One of the crit­i­cal things that made Snap­plify suc­cess­ful was the re­al­i­sa­tion of the need to strike while the iron is hot. They spun it out as a sep­a­rate com­pany, moved peo­ple around and in­vested money. “We pushed hard and when we were just four months old, we put an em­ployee in Lon­don and then a guy in New York. We needed to be taken se­ri­ously as a global player quickly.

“We fo­cused on be­ing a global busi­ness f rom day one. A l ot of com­pa­nies we work with, even South African pub­lish­ers, trav­elled to New York and signed with us and then re­alised we were from South Africa,” he says.

Get­ting the An­gelHub f und­ing pro­vides money to grow. Lynch has been in­volved in the ven­ture cap­i­tal space for some years, help­ing other com­pa­nies get funded and ad­vis­ing ven­ture cap­i­tal­ists,

es­pe­cially when there is a tech­nol­ogy an­gle in a deal.

There had been con­tact with Jor­daan and there “was re­spect and in­ter­est in what we do”. Then the tim­ing was right to have the con­ver­sa­tions. The deal was con­cluded in Oc­to­ber last year, but only an­nounced re­cently. “We have sim­i­lar out­looks on what we want to achieve; en­trepreneur­ship and ed­u­ca­tion is im­por­tant to him.”

Lynch will not re­veal the amount of the An­gelHub in­vest­ment, but says it will sub­stan­tially change the busi­ness’s prospects and it will get what it needs to main­tain its pace. “We re­ally are just around the cor­ner from real adop­tion and you need to be in po­si­tion to be in the right place at the right time, and mak­ing that mark is the dif­fer­ence be­tween suc­cess and fail­ure.”

Snap­plify is not unique, there is com­pe­ti­tion. It is not some­thing you can dive into with a bunch of techies, “it is quite new so there’s no best prac­tices to draw on. A lot is fron­tier in­no­va­tion.”

Big com­pa­nies don’t have the agility as pay­ment meth­ods and con­sumer be­hav­iour are chang­ing so quickly. And those com­pa­nies that are tech­ni­cally com­pet­i­tive are not very ex­pe­ri­enced in African mar­kets. “Our tech­nol­ogy might stand side by side, but we are so dis­tant and for­eign and off their radar. We have the con­text they don’t have, and the will.”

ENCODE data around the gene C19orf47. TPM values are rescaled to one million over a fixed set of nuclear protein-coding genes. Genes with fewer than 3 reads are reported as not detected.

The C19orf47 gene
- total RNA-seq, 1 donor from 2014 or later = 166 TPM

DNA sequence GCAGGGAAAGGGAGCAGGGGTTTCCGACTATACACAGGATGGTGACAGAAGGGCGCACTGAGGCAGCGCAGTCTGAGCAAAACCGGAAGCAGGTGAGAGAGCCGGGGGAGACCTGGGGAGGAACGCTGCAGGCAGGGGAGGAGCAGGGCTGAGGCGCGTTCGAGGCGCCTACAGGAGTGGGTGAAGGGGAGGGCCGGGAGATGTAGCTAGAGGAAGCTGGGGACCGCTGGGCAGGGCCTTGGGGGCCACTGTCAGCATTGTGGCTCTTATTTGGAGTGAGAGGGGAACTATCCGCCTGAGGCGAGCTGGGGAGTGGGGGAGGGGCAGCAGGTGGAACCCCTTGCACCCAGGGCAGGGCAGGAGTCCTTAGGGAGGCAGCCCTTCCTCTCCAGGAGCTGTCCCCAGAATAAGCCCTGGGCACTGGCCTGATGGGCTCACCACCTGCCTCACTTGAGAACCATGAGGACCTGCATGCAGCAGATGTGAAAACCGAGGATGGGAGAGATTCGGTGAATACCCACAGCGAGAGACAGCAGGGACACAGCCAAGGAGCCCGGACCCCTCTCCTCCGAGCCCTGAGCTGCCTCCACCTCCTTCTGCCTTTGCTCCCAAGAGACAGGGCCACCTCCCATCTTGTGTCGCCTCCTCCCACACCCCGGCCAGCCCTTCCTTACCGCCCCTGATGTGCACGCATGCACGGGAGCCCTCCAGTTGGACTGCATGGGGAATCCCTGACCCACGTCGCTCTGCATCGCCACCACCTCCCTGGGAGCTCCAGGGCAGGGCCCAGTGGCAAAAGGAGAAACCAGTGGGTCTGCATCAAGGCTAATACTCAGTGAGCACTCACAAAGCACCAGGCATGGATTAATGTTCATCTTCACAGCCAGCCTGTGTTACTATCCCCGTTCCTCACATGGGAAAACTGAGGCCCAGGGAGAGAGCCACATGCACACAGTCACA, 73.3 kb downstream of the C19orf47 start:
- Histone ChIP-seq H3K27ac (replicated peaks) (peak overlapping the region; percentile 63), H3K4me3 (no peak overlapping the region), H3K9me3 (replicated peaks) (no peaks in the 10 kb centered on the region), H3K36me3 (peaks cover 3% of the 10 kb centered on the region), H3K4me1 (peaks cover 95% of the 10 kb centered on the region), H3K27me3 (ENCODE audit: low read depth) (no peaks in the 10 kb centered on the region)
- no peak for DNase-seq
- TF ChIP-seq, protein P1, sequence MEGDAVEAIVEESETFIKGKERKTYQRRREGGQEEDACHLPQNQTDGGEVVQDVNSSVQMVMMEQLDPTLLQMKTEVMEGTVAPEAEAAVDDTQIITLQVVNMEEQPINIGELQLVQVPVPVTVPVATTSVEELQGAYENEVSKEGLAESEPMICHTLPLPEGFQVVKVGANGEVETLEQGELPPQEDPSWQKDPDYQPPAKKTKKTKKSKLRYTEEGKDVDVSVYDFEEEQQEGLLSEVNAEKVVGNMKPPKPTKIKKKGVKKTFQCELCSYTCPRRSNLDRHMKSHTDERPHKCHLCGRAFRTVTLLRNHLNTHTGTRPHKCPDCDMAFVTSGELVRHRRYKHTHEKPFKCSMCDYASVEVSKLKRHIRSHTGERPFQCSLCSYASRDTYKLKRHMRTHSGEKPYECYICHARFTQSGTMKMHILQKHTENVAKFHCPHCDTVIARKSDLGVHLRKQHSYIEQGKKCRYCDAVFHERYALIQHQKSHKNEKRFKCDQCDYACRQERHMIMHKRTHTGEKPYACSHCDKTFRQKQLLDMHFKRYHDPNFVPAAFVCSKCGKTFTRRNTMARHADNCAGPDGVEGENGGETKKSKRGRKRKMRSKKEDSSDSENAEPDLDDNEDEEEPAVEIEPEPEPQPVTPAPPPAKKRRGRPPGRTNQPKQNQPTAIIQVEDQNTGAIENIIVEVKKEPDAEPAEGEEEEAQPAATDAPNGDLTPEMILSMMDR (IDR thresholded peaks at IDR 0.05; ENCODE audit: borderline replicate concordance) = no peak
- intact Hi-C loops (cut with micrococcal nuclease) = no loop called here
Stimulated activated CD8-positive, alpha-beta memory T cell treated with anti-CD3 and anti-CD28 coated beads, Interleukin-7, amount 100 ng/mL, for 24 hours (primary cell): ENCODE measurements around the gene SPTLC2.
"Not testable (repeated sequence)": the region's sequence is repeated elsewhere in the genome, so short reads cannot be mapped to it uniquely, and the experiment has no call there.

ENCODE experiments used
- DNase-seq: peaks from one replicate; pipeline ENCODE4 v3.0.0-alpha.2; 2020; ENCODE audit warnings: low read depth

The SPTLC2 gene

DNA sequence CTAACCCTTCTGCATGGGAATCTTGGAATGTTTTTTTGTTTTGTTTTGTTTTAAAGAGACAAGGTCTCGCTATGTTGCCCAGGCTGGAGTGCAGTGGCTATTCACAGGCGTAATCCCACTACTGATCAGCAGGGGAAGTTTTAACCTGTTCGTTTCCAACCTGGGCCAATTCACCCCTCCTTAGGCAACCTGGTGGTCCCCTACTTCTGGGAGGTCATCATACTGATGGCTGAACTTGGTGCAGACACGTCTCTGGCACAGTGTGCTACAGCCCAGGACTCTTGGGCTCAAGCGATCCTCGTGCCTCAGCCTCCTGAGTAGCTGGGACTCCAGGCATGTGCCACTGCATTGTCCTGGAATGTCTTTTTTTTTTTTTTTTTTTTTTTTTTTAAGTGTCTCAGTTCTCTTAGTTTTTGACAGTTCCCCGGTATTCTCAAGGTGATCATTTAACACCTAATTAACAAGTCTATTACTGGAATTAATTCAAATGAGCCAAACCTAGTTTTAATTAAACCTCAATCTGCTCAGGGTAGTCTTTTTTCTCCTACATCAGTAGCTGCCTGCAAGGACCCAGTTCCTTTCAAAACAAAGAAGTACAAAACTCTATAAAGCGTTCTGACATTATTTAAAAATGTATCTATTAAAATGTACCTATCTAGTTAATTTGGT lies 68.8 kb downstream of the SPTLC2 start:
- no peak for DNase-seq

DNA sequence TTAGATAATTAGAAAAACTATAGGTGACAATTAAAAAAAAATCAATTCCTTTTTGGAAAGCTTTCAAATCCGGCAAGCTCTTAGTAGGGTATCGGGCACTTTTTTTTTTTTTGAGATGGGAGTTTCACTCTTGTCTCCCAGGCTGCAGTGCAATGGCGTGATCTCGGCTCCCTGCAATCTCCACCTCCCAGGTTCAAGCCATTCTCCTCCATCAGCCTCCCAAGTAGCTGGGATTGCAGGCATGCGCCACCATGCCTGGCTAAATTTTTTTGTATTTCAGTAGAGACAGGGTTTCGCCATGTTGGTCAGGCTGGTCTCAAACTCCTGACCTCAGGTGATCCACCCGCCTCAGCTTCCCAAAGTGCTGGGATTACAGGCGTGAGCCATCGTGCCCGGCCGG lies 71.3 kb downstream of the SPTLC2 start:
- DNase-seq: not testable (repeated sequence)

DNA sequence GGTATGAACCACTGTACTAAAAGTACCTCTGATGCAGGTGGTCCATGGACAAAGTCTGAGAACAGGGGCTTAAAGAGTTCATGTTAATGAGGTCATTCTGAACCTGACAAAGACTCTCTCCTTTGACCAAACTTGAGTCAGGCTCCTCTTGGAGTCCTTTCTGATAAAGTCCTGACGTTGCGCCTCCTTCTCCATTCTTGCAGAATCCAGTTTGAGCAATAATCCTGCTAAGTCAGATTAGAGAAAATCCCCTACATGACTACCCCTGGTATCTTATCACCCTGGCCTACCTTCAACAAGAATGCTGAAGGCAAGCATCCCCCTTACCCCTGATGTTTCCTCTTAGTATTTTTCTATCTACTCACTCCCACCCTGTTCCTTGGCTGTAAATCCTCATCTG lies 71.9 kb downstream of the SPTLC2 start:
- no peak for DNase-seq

Lynch be­lieves giv­ing ad­vice to as­pir­ing en­trepreneurs is dif­fi­cult. With small and grow­ing busi­nesses, of­ten good and bad de­ci­sions and strate­gies are ex­actly the same thing. Whether they were good or bad just de­pends on the out­come. Nev­er­the­less, the clever­est thing they did was hav­ing the con­vic­tion to iden­tify Snap­plify as po­ten­tially high growth and spin it out.

“It can be daunt­ing to do, but you have to do it – jump in with both feet or do not bother at all. We put a guy in New York when the rand was weak­en­ing and on pa­per it didn’t look like the right thing to do. Mak­ing those de­ci­sions… if it works then you are la­belled clever and if it doesn’t you are id­i­otic.

“The big­gest t hing for us is a con­vic­tion and even a con­fi­dence,” he says, adding that it is not nec­es­sar­ily good to be ten­ta­tive or to try to do well in SA. Your mind has to be open to op­por­tu­ni­ties.

A huge chal­lenge is earn­ing re­spect in SA. “South Africans look for in­no­va­tion out­side South Africa. We never had a prob­lem be­ing taken se­ri­ously in New York, but here we have only been taken se­ri­ously since Michael’s in­volve­ment. Some clients meet our guy in New York, only to re­alise then that they could have driven down the road back in South Africa to get in con­tact with us. There is a lot of in­no­va­tion in South Africa that we don’t recog­nise and cel­e­brate.”

Wes­ley Lynch

From left to right: Suhaifa Naidoo, Shaun Mar­shall, Robert Dion­i­sio, Louan Jor­daan, Deb­o­rah But­ler, Elena Dotcheva, Gar­reth Wil­liams, Rox­anne de Swardt, Tar­ryn-Anne An­der­son, Wes­ley Lynch, Linda Jooste, Shaine Gor­don, Dane Woods, Tino­tenda Mun­dan­gep­fupfu